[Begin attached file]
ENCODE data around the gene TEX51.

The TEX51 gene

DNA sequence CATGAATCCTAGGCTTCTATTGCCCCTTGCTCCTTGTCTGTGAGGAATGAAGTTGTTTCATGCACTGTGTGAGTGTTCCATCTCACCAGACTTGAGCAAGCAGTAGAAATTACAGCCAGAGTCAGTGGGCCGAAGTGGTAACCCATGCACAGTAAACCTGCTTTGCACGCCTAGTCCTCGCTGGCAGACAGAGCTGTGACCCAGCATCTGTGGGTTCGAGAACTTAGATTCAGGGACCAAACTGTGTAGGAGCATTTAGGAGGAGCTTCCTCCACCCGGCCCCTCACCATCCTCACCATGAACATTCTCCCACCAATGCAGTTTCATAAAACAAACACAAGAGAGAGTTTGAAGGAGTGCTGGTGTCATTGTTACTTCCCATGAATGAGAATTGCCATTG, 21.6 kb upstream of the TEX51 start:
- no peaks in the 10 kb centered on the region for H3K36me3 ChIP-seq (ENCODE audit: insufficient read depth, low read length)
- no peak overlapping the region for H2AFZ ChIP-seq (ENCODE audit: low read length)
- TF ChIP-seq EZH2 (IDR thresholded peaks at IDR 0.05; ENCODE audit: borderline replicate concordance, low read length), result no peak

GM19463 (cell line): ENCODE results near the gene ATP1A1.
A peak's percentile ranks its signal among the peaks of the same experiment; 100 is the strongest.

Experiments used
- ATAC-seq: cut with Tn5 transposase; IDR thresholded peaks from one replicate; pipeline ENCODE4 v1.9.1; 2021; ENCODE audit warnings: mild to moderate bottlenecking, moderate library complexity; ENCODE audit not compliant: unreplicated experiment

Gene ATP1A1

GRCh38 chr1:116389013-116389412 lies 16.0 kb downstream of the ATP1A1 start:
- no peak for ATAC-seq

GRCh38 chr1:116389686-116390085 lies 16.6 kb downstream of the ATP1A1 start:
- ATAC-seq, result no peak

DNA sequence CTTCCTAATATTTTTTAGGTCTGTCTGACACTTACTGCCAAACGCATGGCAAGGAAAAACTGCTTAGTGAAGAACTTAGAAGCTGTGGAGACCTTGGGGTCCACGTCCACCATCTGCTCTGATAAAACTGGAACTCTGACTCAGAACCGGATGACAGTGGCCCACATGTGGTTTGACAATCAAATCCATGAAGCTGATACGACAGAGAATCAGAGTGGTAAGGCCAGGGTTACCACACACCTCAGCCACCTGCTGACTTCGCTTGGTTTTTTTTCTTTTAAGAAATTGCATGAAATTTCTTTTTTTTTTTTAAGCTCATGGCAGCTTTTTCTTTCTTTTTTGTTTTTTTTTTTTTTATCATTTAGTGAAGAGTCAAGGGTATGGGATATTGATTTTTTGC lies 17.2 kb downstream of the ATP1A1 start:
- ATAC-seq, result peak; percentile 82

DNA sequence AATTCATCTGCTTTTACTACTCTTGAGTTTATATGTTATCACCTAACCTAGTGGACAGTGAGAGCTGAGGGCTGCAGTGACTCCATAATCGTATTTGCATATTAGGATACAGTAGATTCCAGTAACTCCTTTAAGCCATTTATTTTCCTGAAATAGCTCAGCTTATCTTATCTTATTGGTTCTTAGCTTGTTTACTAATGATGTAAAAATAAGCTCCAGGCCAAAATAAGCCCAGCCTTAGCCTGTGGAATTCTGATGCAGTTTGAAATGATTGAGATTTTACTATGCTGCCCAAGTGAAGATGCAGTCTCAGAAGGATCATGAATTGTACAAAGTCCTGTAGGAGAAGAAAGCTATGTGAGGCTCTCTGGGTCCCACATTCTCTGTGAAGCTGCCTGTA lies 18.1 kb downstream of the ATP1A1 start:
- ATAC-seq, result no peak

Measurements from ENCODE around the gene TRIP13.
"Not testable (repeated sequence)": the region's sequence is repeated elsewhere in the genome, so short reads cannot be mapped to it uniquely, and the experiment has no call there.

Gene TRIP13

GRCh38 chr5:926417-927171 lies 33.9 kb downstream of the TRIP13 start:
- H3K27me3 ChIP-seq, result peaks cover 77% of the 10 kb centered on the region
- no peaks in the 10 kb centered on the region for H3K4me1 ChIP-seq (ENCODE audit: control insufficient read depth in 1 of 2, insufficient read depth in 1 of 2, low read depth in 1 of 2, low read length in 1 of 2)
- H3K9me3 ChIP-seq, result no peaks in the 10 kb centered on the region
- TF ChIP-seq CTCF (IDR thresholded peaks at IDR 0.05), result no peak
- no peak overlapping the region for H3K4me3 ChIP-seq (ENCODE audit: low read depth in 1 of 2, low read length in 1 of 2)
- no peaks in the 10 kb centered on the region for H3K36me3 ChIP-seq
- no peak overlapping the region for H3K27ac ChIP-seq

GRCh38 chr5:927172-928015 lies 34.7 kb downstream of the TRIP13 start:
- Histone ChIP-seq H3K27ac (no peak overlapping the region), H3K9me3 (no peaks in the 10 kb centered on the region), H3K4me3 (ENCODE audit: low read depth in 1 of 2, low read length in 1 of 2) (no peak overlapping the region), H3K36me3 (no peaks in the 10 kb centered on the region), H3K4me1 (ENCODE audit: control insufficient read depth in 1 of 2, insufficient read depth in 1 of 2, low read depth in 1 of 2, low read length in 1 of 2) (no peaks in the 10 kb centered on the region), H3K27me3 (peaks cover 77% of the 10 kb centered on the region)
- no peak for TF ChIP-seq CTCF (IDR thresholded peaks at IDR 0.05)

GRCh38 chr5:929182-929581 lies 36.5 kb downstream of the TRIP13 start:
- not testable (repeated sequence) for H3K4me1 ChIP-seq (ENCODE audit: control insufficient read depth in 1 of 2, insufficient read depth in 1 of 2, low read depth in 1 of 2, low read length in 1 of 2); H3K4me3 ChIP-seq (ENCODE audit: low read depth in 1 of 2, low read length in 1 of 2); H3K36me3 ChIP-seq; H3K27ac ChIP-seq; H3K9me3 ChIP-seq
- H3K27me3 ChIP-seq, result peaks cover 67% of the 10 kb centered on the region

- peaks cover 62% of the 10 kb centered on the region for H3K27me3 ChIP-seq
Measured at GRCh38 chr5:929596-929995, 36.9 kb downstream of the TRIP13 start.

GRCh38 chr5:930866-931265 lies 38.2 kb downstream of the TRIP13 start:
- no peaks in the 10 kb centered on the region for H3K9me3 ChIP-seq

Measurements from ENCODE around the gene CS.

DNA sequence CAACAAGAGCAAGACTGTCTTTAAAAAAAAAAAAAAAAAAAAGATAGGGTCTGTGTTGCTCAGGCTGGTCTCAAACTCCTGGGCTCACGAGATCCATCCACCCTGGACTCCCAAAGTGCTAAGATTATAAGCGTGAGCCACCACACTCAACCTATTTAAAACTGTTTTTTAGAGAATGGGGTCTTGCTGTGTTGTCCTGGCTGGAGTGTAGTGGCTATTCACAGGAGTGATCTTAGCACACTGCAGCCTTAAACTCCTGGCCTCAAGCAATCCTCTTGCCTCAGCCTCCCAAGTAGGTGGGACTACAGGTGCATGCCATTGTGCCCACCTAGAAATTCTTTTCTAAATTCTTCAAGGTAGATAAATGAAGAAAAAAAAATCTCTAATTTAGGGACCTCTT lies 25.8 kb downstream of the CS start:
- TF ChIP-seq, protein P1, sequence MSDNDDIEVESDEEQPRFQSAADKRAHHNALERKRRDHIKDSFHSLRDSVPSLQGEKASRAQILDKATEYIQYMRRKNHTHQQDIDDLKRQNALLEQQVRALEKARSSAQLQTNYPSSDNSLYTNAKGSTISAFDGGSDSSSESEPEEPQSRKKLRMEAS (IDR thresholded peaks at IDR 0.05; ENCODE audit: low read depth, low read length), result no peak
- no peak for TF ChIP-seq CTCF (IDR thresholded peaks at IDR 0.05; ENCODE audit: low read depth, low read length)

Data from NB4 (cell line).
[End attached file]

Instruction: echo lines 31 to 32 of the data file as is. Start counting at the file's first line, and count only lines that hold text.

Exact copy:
GRCh38 chr5:927172-928015 lies 34.7 kb downstream of the TRIP13 start:
- Histone ChIP-seq H3K27ac (no peak overlapping the region), H3K9me3 (no peaks in the 10 kb centered on the region), H3K4me3 (ENCODE audit: low read depth in 1 of 2, low read length in 1 of 2) (no peak overlapping the region), H3K36me3 (no peaks in the 10 kb centered on the region), H3K4me1 (ENCODE audit: control insufficient read depth in 1 of 2, insufficient read depth in 1 of 2, low read depth in 1 of 2, low read length in 1 of 2) (no peaks in the 10 kb centered on the region), H3K27me3 (peaks cover 77% of the 10 kb centered on the region)